Before he directed 2019’s Best Picture winner Parasite, Bong Joon-ho was already a pioneer filmmaker at the forefront of Korea’s New Wave. Films like Okja, Snowpiercer, and The Host garnered him international acclaim for his biting social commentary, acerbic wit, and deft tonal twists. Bong’s 2003’s procedural murder thriller Memories of Murder is commonly touted as not only one of his best, but one of the greatest Korean films ever produced.
Based on a true story from the 1980s, Memories of Murder finds two detectives struggling to capture the culprit behind a then-unprecedented series of murders of women in the agrarian town of Hwaseong. As the stress of the case wears on and the bodies pile up, Seo (Kim Sang-kyung) and Park (Song Kang-ho) are pushed to their brink by a desperate search to bring the killer to justice.
Memories of Murder is an emotionally taut and exquisitely plotted crime thriller that encompasses many if not all of the aesthetic touchstones that would go on to become Bong’s signature across his later films: darkly comedic undertones, evocative cinematography, and impressive blocking. It’s a film whose consummate craft and tone rivals, if not outright surpasses, David Fincher’s Zodiac from 2007, with terrific performances courtesy of Song Kang-ho and Kim Sang-kyung and a final scene and shot that’s sure to devastate and haunt you long after the credits roll.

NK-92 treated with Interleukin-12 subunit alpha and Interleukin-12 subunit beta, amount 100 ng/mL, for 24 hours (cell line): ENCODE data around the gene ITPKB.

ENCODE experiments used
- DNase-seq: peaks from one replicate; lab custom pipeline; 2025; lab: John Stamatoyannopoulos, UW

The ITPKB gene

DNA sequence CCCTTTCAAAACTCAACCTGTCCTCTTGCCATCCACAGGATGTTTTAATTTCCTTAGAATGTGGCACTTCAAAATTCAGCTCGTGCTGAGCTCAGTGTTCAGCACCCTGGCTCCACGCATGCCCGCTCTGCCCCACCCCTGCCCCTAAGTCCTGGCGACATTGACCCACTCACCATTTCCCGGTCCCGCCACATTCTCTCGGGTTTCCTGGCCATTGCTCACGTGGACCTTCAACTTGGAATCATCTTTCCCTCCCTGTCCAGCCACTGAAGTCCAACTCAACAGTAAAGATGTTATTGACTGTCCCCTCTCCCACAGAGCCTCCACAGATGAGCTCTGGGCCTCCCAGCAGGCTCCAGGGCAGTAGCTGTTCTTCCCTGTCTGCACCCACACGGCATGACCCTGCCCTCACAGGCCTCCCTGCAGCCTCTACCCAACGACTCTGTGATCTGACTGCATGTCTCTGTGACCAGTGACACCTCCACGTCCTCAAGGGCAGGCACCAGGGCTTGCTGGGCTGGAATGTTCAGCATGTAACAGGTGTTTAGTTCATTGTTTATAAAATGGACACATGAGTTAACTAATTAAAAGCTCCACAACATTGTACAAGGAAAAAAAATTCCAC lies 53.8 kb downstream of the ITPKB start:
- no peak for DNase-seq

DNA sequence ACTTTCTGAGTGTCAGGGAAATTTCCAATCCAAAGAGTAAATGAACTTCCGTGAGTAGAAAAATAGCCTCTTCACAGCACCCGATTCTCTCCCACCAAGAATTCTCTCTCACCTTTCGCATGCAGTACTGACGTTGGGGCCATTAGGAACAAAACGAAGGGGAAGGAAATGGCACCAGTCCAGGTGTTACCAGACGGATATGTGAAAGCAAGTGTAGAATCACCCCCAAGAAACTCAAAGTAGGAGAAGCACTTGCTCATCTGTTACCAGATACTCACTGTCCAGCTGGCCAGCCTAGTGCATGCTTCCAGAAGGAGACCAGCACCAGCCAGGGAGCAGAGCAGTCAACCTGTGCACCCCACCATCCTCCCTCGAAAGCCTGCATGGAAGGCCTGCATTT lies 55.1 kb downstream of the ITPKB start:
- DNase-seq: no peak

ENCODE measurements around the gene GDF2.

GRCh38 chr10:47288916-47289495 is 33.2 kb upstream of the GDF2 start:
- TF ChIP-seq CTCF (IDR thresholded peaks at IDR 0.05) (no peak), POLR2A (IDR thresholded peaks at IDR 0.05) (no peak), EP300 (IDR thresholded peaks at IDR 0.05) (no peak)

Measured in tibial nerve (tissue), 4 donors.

Following the release of Bong’s film in 2003, the real case remained unsolved for another 16 years. But in 2019, Korean authorities confirmed the identity of the killer as Lee Chun-jae, a 57-year-old serving a life sentence since 1994. He eventually confessed to the murder of over 14 women, 10 of whom were victims in the Hwaseong murders.
This week, Criterion will release a new 4K digital restoration of Memories of Murder, complete with extra dvd features including commentary tracks, interviews with admirers such as Guillermo del Toro, and interviews with the director himself. In the clip above, critic Darcy Paquet speaks with Bong Joon-ho about the research that went into constructing the profile of the killer as they were portrayed in the film, the emotional strain of filming some of Memories of Murders’ most harrowing scenes, and his complicated reaction to the news of Lee Chun-jae’s confession.
Criterion will release the 4K edition of Bong Joon-ho’s Memories of Murder on April 20, and it can be purchased via Amazon or the Criterion store.